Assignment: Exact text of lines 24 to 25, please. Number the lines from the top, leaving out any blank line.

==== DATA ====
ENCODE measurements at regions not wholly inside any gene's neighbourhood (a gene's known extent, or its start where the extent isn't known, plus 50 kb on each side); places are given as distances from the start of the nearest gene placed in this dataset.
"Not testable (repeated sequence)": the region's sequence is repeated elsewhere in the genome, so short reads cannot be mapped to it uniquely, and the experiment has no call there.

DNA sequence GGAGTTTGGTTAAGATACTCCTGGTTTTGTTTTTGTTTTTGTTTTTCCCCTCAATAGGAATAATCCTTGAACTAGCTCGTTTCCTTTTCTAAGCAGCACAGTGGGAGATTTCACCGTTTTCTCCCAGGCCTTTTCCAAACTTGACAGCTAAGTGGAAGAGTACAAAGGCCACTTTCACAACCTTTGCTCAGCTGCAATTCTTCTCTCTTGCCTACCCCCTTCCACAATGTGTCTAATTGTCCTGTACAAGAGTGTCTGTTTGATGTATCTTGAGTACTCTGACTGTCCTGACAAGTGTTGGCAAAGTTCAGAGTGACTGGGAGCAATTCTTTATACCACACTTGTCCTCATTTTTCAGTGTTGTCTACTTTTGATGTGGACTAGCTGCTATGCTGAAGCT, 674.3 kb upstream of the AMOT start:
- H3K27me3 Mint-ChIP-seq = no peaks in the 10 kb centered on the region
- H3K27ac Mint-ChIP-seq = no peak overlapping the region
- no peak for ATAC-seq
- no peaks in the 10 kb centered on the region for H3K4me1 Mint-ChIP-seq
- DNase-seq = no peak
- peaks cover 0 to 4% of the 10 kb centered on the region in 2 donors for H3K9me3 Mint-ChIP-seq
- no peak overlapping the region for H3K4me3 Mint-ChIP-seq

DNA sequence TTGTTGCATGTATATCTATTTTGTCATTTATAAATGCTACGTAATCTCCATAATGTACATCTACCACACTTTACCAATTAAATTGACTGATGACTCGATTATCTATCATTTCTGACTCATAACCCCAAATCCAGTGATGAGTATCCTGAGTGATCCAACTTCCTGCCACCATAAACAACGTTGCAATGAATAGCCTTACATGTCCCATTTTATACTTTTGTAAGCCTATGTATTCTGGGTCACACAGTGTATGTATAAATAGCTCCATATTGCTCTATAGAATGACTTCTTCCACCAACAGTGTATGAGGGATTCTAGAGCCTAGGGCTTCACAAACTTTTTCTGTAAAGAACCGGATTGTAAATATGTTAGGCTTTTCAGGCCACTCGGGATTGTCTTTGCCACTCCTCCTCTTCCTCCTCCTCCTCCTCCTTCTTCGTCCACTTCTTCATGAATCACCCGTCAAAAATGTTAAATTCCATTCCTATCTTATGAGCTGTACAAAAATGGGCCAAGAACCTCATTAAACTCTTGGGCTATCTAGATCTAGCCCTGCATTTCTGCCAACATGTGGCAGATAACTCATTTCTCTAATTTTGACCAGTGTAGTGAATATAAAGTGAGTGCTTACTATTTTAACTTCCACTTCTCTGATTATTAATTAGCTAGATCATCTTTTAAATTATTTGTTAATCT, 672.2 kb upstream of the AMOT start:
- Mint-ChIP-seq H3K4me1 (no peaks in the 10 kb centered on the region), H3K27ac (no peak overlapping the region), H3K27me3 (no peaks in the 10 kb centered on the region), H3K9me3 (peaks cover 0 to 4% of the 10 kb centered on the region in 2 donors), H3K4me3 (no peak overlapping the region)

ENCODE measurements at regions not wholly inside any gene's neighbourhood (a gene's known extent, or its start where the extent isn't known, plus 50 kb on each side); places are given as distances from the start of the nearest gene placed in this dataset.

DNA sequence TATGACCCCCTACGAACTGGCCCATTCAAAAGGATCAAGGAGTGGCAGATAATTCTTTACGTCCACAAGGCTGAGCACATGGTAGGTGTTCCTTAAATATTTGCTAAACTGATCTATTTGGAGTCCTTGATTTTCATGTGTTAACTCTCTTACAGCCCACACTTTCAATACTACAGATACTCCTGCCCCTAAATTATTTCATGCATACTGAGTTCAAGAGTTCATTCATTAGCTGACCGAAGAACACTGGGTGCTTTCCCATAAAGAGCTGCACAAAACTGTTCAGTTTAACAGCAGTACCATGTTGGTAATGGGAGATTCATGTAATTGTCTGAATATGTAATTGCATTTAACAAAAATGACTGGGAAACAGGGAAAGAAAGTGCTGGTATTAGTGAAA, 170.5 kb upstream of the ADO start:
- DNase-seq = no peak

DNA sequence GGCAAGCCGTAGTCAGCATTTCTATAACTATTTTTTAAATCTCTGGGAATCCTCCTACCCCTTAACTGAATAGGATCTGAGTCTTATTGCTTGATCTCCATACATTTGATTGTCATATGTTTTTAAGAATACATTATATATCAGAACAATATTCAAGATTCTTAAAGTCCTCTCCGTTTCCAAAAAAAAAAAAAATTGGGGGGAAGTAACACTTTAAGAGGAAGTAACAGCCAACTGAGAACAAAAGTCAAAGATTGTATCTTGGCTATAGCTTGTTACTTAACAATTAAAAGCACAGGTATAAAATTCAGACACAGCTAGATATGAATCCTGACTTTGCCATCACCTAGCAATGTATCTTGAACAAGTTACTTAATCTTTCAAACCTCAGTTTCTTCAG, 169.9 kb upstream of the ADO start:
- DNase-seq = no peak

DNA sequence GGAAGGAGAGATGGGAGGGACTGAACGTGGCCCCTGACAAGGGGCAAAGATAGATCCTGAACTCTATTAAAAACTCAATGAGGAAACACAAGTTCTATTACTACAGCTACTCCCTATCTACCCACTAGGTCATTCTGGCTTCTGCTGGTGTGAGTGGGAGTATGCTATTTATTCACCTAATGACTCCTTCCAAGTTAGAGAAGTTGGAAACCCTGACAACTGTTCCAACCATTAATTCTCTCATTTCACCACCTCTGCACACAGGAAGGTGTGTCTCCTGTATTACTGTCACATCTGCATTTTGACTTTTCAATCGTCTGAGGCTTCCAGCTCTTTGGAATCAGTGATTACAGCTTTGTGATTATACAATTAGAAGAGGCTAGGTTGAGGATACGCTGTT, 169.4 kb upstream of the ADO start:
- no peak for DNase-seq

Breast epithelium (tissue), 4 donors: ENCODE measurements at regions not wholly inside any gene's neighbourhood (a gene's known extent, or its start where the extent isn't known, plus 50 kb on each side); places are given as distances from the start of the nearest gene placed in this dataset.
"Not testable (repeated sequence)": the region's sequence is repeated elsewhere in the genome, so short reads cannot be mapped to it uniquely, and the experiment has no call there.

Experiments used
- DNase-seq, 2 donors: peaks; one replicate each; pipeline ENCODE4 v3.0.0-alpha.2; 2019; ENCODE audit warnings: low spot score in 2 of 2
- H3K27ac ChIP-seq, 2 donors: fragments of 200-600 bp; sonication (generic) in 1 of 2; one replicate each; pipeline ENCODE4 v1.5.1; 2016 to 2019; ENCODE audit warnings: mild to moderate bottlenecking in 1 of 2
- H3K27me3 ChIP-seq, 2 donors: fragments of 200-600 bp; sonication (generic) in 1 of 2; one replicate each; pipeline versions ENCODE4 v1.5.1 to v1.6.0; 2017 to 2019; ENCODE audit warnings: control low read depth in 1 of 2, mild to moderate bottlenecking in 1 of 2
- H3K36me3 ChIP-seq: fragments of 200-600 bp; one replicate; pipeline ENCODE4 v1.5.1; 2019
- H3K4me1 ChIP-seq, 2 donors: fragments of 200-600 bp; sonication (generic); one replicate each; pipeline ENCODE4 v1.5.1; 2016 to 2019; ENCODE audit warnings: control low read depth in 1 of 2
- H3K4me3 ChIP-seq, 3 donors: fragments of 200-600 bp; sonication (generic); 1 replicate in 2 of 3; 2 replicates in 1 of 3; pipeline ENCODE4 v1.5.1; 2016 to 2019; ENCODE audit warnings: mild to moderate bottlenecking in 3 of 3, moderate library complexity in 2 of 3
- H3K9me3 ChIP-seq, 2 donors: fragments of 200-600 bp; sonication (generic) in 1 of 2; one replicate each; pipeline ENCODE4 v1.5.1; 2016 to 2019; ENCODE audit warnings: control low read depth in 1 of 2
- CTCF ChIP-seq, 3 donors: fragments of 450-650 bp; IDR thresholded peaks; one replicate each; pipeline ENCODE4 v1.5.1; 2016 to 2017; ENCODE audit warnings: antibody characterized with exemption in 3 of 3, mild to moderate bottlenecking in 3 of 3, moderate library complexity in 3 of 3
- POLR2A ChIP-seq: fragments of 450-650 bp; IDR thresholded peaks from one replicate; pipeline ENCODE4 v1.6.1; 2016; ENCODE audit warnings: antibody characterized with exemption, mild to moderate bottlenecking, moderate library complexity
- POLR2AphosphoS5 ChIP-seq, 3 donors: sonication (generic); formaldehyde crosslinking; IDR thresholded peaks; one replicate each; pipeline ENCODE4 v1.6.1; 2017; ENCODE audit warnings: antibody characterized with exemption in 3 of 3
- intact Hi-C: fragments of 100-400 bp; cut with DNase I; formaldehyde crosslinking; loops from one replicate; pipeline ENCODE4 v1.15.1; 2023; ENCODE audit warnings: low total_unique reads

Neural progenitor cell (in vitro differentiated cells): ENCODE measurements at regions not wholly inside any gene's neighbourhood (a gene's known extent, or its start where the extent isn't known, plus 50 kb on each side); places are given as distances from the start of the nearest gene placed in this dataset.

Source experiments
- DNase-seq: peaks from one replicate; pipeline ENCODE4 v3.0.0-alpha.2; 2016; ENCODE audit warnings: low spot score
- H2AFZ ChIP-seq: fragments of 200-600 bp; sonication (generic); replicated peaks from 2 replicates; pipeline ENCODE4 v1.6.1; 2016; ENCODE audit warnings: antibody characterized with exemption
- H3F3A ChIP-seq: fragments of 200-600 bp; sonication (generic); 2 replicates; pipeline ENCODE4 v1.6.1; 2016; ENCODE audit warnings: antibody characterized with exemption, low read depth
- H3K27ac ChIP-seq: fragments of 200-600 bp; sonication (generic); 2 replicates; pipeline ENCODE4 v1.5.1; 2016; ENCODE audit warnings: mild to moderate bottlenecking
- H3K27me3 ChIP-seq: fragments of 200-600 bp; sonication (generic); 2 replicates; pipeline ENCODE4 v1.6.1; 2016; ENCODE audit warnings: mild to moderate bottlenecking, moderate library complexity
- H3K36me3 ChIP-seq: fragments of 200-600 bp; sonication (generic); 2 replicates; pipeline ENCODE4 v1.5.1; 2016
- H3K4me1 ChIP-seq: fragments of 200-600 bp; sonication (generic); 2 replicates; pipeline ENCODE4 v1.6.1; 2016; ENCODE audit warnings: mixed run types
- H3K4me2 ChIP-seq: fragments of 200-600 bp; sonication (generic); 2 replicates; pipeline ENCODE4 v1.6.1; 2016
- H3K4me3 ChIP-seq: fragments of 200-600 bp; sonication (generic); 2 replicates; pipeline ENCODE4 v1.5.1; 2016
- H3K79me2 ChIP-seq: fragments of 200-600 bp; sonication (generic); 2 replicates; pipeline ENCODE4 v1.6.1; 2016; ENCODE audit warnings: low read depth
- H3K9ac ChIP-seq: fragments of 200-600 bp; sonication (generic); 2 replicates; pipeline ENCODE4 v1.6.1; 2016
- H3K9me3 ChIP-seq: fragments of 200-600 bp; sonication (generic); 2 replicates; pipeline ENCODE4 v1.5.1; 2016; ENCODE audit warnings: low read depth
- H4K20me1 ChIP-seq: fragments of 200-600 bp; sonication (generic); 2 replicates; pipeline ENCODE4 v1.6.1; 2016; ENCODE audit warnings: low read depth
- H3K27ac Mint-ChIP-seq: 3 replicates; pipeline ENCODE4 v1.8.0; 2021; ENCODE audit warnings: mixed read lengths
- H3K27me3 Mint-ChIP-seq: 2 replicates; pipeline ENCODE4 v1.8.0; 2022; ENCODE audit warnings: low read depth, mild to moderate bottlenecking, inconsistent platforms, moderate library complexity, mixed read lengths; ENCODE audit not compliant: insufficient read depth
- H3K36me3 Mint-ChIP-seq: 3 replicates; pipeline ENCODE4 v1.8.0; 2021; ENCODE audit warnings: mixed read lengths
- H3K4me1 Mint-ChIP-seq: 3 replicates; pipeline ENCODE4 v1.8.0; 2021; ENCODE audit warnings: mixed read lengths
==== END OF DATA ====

- H3K27ac ChIP-seq, 2 donors: fragments of 200-600 bp; sonication (generic) in 1 of 2; one replicate each; pipeline ENCODE4 v1.5.1; 2016 to 2019; ENCODE audit warnings: mild to moderate bottlenecking in 1 of 2
- H3K27me3 ChIP-seq, 2 donors: fragments of 200-600 bp; sonication (generic) in 1 of 2; one replicate each; pipeline versions ENCODE4 v1.5.1 to v1.6.0; 2017 to 2019; ENCODE audit warnings: control low read depth in 1 of 2, mild to moderate bottlenecking in 1 of 2